My generation dreamed of an Open Source internet where we would all work together to make the one greatest thing that everybody would use.  It would probably take the form of a box with some buttons on it and the ability to speak to the whole world just by pressing those buttons.

However, the free market is not about developing the best and we don’t often end up with the best product possible because of “proprietary issues”.  Instead, we end up with a product developed by someone who has the intellectual property rights and is servicing a business model that requires incremental restricted releases, isolationism, protectionism and a lot of anti social behaviours, which is just plain weird when talking about the evolution of social networks.

That person, or group of persons, may not actually be the best minds suited to the realization of such an idea. Planned obsolescence is at the centre of the computing paradigm, the entire business model is driven by upgrades. It was The Henry Ford Motor Company that realized it had to make the Model T with inferior materials back in 1908 when it was discovered that the original car was made of mostly indestructible parts. The only way to make more money was to make it so that parts would break or wear out and the customer would have to come back to get it fixed.

When creating a sound business idea it is always best to pursue projects that provide a solution. It follows that, in order to provide an “integrated solution”, you must first define a problem. If the problem doesn’t exist, then you must create the problem.

This is the very concept that destroyed what the internet could have been through Open Source.  Instead of the best, we got a long, extrapolated, unnecessary pathway through an alternate, dark, haunted digital forest to help prop up an already doomed Capitalism. The back end of the computer revolution has really just been a fire sale before money becomes obsolete and people don’t need to spend money on plastic crap, upgrades and things they don’t need any more.

Planned Obsolescence

In my view, the telecommunications revolution was implemented so that a new industry could be ushered in.  It is a time honoured business model.  Create confusion, provide a solution.  The privatization of the  industry was bent on keeping us in the same place while creating the illusion that we were advancing.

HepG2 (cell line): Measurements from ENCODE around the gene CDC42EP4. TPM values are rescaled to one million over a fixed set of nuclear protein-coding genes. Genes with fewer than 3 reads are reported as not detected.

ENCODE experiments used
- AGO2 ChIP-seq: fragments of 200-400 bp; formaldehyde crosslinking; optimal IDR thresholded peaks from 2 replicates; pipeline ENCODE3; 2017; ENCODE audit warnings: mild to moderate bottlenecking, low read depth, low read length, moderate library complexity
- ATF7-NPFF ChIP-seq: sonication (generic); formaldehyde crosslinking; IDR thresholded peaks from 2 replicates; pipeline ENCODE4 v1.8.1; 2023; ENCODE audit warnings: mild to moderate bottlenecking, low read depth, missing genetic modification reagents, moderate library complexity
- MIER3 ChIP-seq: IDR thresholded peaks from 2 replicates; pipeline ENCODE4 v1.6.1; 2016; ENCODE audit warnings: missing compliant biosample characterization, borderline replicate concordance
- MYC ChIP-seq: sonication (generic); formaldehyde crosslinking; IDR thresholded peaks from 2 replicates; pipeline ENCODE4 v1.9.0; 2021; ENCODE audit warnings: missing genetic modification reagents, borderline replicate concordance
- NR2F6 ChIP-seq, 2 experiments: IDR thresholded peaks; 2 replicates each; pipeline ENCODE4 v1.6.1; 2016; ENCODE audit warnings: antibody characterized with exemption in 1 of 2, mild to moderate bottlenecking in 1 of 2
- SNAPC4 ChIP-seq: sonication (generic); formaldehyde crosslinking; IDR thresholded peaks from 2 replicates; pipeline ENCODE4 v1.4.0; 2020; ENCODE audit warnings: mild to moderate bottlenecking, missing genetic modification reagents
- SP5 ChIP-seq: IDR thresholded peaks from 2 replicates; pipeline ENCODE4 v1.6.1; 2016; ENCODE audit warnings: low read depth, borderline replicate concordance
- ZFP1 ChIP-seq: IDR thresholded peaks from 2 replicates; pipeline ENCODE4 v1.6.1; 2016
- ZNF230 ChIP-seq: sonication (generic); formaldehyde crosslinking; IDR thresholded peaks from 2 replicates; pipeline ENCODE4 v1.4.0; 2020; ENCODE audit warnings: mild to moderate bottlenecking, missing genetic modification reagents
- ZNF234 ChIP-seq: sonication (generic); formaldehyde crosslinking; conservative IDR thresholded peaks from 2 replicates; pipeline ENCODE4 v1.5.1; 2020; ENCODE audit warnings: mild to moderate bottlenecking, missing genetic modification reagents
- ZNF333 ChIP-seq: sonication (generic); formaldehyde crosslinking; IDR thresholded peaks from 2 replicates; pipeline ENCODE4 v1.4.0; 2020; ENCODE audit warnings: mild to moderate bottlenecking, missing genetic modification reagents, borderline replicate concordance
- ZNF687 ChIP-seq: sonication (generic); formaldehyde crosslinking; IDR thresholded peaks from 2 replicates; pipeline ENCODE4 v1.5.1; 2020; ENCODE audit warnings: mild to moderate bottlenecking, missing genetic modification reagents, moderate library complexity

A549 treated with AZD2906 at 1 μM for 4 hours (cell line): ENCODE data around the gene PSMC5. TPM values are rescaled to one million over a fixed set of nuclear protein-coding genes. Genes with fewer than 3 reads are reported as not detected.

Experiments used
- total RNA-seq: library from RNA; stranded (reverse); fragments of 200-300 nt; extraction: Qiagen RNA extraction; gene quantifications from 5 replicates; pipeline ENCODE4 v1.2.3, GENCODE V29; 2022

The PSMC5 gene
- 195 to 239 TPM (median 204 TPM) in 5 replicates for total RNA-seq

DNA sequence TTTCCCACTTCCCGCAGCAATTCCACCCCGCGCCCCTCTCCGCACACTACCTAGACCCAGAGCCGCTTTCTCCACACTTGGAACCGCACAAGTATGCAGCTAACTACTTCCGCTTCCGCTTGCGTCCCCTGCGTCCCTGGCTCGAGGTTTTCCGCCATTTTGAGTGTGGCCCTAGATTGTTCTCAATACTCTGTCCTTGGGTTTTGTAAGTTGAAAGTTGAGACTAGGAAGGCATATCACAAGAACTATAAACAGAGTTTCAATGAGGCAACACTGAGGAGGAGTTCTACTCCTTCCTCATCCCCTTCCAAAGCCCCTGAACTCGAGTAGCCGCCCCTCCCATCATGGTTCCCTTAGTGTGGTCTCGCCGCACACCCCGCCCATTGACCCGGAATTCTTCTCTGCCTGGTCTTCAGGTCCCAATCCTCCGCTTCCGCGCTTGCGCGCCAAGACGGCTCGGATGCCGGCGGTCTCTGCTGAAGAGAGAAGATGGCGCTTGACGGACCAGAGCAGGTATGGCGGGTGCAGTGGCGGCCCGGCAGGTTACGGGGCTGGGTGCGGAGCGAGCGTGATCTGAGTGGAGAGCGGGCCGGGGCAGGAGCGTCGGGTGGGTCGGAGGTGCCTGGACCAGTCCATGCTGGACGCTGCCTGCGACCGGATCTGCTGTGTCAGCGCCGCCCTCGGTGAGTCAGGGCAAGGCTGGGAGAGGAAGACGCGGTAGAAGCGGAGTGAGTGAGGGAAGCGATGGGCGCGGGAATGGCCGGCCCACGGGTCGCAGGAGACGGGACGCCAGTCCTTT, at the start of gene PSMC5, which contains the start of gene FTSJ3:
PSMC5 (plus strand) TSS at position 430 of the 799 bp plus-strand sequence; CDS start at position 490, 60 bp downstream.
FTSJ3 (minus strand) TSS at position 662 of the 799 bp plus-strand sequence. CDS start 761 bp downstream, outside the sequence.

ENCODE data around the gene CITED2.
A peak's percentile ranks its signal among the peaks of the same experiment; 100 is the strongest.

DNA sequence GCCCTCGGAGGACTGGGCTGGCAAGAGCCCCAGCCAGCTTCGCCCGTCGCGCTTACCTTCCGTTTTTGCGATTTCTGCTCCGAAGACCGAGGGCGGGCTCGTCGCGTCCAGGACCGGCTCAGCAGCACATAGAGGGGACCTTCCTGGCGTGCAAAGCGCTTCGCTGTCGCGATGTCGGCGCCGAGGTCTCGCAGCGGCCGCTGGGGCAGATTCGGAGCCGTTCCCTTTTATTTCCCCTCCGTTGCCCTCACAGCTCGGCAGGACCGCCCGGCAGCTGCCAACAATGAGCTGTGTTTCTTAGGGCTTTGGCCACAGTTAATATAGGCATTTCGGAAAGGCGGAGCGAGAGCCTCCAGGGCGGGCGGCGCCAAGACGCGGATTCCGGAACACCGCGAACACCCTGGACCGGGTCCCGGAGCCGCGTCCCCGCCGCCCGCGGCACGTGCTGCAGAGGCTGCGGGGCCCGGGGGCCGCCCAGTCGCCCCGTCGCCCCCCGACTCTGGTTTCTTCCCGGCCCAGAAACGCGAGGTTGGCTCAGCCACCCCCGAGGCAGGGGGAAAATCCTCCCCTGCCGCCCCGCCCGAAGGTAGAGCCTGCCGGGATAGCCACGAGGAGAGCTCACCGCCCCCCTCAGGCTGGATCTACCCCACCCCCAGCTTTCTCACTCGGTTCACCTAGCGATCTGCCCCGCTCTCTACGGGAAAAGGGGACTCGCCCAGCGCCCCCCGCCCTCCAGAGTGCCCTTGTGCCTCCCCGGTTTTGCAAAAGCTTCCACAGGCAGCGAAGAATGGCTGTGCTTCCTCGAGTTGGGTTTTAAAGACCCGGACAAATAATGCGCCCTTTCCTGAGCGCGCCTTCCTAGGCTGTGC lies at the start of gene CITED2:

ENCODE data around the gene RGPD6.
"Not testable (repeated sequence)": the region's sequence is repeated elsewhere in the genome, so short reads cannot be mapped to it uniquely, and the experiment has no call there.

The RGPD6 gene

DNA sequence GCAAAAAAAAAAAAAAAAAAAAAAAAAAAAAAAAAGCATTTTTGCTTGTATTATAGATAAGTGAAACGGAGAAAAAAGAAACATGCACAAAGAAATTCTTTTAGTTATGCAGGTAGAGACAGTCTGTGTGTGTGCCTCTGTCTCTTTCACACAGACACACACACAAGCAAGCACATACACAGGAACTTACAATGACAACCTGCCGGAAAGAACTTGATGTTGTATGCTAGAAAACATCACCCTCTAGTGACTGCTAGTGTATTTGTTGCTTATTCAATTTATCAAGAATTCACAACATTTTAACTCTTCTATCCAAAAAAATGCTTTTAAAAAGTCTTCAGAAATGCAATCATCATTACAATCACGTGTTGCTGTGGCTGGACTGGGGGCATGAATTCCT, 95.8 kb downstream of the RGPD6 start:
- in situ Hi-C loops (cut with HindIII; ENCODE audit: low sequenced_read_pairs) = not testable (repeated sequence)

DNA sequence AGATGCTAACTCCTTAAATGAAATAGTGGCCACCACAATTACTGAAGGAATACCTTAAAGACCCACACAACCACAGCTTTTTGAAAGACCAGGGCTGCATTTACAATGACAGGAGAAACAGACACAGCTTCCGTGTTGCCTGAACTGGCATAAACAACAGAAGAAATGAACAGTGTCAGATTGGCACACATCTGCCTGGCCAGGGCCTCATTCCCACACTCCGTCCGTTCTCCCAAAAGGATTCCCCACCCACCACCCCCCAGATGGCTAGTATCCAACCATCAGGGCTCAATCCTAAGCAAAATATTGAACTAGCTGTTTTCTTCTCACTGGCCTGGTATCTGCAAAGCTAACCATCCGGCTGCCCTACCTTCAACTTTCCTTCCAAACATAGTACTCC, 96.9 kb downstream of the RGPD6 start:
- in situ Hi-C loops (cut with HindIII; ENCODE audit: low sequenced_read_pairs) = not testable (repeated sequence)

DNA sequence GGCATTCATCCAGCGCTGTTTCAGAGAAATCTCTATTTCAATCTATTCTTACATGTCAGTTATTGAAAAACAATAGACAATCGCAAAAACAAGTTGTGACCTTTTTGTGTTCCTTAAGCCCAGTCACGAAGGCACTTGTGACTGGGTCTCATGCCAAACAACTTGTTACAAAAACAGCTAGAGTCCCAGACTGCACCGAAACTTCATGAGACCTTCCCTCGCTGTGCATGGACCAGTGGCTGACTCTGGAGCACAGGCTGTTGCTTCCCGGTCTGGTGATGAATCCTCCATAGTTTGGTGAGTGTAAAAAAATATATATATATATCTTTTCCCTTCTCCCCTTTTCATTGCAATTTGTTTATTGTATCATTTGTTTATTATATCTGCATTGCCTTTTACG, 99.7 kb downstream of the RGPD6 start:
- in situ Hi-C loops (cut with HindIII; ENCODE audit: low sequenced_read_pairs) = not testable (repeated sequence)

Still operating until the late 80s and early 90s, telephone companies were owned by the government. Our governments rolled out the first fibre optic cables. Telephony was considered to be an essential service similar to electricity, water, heat, schools. It was infrastructure by and for the community to enhance our lives and make the essential things that needed to be done easier and faster.

In order for a society to function effectively communications need to be accessible by everyone. The telephone simplified this, the answering machine made it faster and easier. When looking for revenue, where is the first place to look but where people gather to do the things they need to do, which is, primarily, communicate and be social.

But of course, being social means that people get together to commune, and, through communication, develop better communities.  These three words, central to the health of populations everywhere, sit too close to the next word with the root word “commune” in it, which is, of course, communism. Which all Americans have been programmed to hate, even the liberal ones.

Being that Americans are at the centre of the universe of commerce, any words that contain the root word “Commune” are to be extinguished at all costs because, well, Communism, in any form, is bad.  Socialism also gets crapped on because, being social means communing and… well you get the idea.  Guilt by association.

With the privatization of the telephone companies came a whole new set of problems. Problems that could only be solved by a variety of private telephone companies who were, and remain, in direct competition with each other. The best problem to create for this business paradigm is to fracture the communications sphere and create confusion so that people can be manipulated into buying solutions that will, theoretically, return them to a similar efficiency as before the big shift. Customers may have to switch companies numerous times and never get a solution that works, paying dramatically higher costs for  services.  Things will move quickly and lots of money will be spent digging ourselves out of the communications quagmire for decades.